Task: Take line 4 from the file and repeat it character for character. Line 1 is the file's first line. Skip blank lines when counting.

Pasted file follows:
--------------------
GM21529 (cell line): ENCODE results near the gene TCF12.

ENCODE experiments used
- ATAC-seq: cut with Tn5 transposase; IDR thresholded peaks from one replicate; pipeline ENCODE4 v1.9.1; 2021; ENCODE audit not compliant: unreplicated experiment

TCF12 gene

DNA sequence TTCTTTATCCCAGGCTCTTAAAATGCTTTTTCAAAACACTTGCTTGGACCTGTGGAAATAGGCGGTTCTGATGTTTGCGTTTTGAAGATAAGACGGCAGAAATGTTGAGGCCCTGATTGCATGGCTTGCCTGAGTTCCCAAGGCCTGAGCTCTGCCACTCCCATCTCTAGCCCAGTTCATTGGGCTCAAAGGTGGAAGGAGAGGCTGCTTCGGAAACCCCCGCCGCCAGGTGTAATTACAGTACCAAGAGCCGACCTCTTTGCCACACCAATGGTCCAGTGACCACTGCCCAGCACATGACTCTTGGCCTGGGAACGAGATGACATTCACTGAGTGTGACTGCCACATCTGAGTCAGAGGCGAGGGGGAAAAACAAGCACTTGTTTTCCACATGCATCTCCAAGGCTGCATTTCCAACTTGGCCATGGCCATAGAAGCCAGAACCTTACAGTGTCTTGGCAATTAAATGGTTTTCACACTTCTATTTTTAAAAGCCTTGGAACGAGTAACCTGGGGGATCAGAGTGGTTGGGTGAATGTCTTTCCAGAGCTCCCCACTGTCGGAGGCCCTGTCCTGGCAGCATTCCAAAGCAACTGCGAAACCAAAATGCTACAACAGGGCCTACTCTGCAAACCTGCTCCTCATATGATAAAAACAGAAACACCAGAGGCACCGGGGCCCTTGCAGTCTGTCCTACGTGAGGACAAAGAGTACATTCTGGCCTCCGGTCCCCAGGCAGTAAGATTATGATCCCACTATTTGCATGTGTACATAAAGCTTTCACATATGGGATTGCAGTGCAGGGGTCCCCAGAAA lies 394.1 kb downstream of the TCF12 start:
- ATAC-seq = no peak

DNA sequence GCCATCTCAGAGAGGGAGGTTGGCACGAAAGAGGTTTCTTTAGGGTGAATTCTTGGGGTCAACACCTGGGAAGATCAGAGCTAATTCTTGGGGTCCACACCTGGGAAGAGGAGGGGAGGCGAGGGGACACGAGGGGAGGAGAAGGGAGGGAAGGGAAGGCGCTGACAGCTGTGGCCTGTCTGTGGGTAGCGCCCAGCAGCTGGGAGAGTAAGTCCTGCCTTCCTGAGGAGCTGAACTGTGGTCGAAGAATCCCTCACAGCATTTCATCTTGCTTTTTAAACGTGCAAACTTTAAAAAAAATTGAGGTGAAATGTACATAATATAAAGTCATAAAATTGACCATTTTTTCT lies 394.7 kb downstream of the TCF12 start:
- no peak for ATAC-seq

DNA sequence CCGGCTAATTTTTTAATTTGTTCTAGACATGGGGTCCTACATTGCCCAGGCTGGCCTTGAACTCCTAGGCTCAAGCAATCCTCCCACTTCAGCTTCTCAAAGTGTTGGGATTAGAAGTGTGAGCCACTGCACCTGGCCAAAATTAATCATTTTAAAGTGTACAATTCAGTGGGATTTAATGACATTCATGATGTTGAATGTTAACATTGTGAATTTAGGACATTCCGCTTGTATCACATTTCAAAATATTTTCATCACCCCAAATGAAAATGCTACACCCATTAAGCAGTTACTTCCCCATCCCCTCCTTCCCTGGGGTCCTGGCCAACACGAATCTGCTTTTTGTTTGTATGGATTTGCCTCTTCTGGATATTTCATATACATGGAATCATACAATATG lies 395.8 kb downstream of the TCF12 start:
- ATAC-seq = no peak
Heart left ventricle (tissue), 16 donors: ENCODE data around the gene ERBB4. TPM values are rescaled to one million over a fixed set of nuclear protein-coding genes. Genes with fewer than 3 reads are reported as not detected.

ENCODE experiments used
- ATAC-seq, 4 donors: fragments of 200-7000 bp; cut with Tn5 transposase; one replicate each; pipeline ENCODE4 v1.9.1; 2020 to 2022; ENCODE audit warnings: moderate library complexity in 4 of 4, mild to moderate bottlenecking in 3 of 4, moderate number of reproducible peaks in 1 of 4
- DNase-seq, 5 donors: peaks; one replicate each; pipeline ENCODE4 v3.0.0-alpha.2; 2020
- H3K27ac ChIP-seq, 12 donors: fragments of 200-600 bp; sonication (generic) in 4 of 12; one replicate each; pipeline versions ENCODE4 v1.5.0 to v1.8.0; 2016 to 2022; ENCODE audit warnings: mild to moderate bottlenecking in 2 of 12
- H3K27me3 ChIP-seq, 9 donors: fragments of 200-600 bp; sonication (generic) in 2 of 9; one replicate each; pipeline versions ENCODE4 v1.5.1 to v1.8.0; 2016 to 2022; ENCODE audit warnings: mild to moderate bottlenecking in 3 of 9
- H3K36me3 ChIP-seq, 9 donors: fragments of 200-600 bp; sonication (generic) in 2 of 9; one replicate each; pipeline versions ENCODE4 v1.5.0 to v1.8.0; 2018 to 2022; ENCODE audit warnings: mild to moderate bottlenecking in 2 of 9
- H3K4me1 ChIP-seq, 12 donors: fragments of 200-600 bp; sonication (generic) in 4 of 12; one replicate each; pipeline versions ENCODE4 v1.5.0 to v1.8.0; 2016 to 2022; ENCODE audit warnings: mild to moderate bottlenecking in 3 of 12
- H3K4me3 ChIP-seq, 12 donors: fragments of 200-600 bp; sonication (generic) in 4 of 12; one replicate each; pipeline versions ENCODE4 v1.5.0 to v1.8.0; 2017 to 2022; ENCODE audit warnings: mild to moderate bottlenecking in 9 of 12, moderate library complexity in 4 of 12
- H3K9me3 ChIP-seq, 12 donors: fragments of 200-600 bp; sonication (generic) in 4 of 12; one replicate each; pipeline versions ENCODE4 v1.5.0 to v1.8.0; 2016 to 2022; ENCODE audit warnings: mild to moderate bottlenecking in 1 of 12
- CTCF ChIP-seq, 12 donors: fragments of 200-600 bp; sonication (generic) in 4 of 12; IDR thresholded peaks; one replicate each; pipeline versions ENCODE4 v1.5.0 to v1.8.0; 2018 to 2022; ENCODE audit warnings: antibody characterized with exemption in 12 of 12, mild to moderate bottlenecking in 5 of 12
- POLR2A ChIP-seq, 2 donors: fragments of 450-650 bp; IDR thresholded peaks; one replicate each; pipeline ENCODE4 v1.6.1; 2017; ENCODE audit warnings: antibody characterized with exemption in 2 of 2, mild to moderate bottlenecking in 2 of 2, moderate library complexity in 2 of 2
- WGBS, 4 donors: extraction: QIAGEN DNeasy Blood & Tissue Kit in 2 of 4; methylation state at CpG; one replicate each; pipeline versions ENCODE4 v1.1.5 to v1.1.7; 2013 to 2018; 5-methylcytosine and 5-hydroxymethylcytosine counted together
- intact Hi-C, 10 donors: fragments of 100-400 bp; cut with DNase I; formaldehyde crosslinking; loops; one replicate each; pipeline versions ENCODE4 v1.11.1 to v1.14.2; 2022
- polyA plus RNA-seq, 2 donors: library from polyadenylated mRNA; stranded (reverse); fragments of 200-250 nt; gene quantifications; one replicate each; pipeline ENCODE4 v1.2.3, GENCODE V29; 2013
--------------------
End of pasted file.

TCF12 gene